MASON CITY | The bike-share program launched in Mason City earlier this year didn’t meet expectations.
That’s what Steve Schurtz, Active Living and Transportation Commission chairman, told the Mason City Council during a presentation last week.
“We had high expectations for this,” he said. “It didn’t yet meet our expectations, but we have hope for next spring.”
The program, which was proposed by the commission in 2017, began in early May, months after anticipated due to a delay in the delivery of the bicycles and problems with the software to operate them.
It’s administered through Koloni, a bike-share company based in Pocahontas, and features 12 bicycles located between bike racks at City Hall, East Park and MacNider Campground for residents and visitors to rent for a fee.
“We’ve had some challenges with this,” Schurtz said. “This has been our biggest challenge, one of our biggest disappointments so far.”
He said the bicycles contain belt drives that were marketed as better than chain drives, but there was “lots of trouble with noise and slippage,” which is something other Iowa cities had problems with, too. The bicycles’ drives have since been replaced with chains.
Mason City, and other communities, continued to experience problems with the bike-share program’s software, but Schurtz said Koloni has assured them they’ve been worked out.
“These bikes were taken back in September to get converted, and they’re still in Ames waiting to be delivered back to us,” he said. “It’ll really be next spring before we can really test them out and make sure they’re functional again.”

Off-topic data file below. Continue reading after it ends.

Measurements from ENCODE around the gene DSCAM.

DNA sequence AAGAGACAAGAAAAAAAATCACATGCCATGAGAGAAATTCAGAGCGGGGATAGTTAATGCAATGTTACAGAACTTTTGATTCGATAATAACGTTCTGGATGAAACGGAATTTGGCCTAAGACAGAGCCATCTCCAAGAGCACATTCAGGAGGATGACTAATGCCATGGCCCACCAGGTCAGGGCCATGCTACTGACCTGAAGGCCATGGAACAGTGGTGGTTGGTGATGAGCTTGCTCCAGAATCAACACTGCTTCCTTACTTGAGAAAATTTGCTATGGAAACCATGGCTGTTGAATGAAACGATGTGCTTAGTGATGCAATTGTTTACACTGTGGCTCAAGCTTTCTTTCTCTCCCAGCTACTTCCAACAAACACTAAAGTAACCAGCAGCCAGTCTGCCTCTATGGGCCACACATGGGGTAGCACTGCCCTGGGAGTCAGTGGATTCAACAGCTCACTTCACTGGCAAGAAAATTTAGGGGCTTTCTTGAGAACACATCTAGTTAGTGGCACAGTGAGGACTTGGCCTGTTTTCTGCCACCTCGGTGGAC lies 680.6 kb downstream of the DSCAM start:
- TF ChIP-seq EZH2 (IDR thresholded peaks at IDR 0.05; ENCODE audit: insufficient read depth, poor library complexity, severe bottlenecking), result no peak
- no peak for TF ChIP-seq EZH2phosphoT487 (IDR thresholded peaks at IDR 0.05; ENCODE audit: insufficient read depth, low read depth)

An estimate provided by Koloni to the City Council in April 2017 states the cost for 10 bicycles, bike racks, decals and the monthly fee is about $13,425.
Angie Determan, HEALTHY-Mason City community project coordinator and a commission member, said the cost of the program, including the bicycles and concrete pads, was covered by sponsors.
The usage fees from the bike-share program are expected to sustain it, she said.
Additional costs will be covered by the Active Living and Transportation Commission budget.
Because of the software issues, Schurtz said the commission doesn’t have data related to the bike-share program’s usage, but he didn’t expect it to be much due to the challenges it faced this year.
“That was a big disappointment,” he said.
The bike-share program allows participants to use their smartphone to activate the system, unlock a bicycle from a rack, ride it and then return it to the same rack or another rack in the system and lock it.
Those interested in using the bikes need a credit or debit card and must download the Koloni Share app on their smartphone.
Schurtz hopes the program will be in place for usage in the spring.